Just out of school and starting work as a trainee reporter on the Stratford Express weekly newspaper The Two Puddings - sitting majestically across the Broadway - immediately became my first "regular" pub at lunchtimes and after work (especially on pay day which was, curiously, a Thursday) but it was also on my menu Sunday nights for its live bands.

I remember great nights with The Crazy World of Arthur Brown (Fire) and several with Screaming Lord Sutch in Jack the Ripper mode. Sean Buckley and the Breadcrumbs was the regular bill-topping act but this was the Swinging Sixties and so a lot of new groups, as then called, played and it was always easy to spot their influences - from the poor-man's Rolling Stones and The Kinks to, god help us, The Dave Clarke Five. Occasionally Eddie the gaffer would casually hint at a surprise this coming Sunday, a big name group currently in the charts and who had selected The Two Puds this Sunday to try out some new material. Eddie never actually lied - he somehow inspired rumours that circulated so successfully the next Sunday was always packed to bursting point.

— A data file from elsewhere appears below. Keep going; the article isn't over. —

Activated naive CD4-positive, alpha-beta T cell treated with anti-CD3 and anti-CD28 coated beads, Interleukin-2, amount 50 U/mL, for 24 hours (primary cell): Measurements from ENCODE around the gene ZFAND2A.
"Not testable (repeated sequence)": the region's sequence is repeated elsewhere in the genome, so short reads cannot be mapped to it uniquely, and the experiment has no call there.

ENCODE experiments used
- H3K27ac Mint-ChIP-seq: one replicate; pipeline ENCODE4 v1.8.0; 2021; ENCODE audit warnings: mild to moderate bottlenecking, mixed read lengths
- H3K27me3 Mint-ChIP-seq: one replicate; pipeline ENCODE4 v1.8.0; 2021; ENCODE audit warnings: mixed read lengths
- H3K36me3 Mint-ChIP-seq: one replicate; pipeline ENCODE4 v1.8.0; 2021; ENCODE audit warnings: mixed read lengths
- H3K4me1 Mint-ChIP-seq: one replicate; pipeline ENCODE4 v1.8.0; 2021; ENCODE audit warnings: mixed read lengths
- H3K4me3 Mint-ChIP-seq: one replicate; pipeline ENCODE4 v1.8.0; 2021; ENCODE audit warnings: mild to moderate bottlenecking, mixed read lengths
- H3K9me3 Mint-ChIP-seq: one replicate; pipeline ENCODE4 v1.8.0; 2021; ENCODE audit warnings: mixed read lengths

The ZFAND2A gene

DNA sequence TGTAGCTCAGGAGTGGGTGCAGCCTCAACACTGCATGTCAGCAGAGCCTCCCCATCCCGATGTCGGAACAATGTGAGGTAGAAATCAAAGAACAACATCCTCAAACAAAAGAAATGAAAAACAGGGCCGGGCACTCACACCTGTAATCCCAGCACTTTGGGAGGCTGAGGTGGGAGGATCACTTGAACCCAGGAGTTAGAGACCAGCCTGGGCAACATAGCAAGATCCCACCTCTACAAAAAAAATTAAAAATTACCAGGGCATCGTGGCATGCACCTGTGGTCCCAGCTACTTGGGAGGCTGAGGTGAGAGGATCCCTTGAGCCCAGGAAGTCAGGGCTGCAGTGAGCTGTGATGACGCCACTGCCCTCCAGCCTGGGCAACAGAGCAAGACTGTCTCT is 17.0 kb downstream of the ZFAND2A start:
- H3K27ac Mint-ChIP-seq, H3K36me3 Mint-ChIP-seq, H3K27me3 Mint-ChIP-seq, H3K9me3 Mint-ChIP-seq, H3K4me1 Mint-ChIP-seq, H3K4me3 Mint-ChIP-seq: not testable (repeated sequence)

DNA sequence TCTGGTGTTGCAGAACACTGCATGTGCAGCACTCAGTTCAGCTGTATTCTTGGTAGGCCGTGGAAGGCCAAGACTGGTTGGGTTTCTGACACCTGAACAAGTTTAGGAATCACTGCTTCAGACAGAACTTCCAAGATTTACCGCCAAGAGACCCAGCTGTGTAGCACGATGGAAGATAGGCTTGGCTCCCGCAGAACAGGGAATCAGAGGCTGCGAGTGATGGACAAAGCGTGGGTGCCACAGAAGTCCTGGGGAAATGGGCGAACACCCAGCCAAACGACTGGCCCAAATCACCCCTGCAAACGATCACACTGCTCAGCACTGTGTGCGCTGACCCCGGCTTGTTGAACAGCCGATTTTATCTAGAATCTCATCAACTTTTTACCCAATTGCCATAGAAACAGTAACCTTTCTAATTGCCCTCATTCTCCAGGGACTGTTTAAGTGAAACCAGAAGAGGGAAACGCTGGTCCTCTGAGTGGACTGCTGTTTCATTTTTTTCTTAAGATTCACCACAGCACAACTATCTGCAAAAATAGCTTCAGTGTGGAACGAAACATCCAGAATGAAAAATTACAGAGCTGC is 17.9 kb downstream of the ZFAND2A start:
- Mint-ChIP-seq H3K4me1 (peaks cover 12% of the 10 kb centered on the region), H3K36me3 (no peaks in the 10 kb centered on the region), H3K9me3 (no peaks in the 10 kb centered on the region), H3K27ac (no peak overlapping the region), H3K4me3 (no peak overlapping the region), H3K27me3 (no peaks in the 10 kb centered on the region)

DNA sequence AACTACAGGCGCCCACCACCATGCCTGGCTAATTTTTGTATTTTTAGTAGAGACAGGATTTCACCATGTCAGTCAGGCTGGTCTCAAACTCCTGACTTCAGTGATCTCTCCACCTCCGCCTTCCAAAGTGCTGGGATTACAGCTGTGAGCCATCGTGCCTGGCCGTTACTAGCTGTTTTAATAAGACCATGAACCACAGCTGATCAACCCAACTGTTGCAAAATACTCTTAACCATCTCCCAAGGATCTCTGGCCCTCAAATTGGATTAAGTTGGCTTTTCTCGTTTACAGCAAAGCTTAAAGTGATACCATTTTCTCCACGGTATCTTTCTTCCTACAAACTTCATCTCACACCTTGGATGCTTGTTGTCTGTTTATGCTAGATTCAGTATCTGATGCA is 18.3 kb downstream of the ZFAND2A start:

One Sunday night in the summer of love 1967 - with Scott McKenzie's Mama and Papas sounding "If You're Going To San Francisco Be Sure To Wear Some Flowers In Your Hair" constantly on the juke box - Eddie, with that distinctive mischievous twinkle in his eye, let us overhear him wondering aloud to his wife whether Sunday's band would actually make it over from California, what with their drugs reputation would they get the necessary visa? Then louder, so the entire pub could hear: If they don't make it I suppose we could get Sean Buckley to do "Francisco and Flowers in Your Hair" instead. The story spread like wildfire about this big-name group coming from California to the Puds (before the Palladium and a national tour) next Sunday- some reckoned it was the Mamas and Papas, others the Beach Boys. "Better get here early to be sure to get in," Eddie would say, grinning.